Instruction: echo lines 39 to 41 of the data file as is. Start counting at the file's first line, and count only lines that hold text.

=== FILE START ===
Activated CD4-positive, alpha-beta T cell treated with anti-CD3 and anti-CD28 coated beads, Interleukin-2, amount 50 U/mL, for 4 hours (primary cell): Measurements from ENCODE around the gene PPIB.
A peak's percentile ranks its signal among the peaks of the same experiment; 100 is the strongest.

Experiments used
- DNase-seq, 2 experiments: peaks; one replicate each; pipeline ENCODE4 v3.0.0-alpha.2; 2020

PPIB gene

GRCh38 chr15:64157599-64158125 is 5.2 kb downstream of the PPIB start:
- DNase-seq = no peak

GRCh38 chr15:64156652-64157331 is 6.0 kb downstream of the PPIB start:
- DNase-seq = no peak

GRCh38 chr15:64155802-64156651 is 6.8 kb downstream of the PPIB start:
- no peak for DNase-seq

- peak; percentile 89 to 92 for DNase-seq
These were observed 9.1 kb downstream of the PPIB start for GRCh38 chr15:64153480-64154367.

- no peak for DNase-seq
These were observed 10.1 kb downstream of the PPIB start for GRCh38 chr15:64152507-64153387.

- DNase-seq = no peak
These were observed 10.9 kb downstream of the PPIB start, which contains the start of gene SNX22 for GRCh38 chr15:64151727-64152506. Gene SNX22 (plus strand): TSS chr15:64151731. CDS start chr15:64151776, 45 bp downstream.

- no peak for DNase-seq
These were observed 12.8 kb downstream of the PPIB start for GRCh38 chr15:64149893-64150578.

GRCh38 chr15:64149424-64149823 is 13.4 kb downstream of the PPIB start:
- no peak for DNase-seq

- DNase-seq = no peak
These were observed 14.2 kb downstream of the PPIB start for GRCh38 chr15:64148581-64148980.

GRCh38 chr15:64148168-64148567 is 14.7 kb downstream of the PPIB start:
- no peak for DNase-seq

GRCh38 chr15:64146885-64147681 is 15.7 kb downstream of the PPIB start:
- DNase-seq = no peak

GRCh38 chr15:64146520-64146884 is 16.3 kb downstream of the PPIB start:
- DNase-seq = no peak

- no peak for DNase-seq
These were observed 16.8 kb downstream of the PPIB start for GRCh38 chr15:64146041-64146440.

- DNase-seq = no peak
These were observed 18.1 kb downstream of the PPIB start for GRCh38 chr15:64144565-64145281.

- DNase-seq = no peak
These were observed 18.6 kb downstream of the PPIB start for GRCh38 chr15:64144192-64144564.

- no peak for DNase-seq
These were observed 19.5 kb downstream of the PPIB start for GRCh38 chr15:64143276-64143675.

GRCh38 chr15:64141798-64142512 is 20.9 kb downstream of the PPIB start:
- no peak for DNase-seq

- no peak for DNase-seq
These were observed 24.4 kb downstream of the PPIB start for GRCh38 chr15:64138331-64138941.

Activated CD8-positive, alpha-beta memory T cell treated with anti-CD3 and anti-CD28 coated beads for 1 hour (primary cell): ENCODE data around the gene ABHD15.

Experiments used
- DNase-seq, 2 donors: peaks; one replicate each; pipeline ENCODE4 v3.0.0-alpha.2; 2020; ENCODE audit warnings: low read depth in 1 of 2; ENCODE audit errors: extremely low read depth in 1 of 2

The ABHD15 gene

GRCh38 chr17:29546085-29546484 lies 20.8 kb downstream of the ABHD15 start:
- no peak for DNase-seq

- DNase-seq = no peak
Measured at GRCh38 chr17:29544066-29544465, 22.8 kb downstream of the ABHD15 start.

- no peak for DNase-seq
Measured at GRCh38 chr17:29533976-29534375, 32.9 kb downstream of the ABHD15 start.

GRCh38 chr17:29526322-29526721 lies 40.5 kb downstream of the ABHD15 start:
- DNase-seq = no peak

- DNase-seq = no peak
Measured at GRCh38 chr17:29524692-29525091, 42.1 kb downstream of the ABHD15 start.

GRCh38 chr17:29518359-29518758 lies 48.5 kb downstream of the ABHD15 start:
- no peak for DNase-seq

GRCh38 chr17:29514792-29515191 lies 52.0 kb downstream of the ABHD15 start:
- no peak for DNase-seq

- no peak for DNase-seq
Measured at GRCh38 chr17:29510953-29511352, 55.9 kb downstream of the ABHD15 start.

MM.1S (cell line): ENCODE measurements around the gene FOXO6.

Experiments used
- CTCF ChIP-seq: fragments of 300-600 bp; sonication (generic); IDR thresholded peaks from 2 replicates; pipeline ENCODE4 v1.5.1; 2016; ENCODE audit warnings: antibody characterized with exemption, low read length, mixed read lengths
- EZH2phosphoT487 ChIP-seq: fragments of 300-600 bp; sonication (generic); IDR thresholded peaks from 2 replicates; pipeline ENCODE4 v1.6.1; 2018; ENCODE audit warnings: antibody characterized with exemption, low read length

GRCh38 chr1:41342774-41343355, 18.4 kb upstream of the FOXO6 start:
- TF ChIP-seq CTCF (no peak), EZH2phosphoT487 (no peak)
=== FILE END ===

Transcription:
- no peak for DNase-seq

- no peak for DNase-seq
These were observed 24.4 kb downstream of the PPIB start for GRCh38 chr15:64138331-64138941.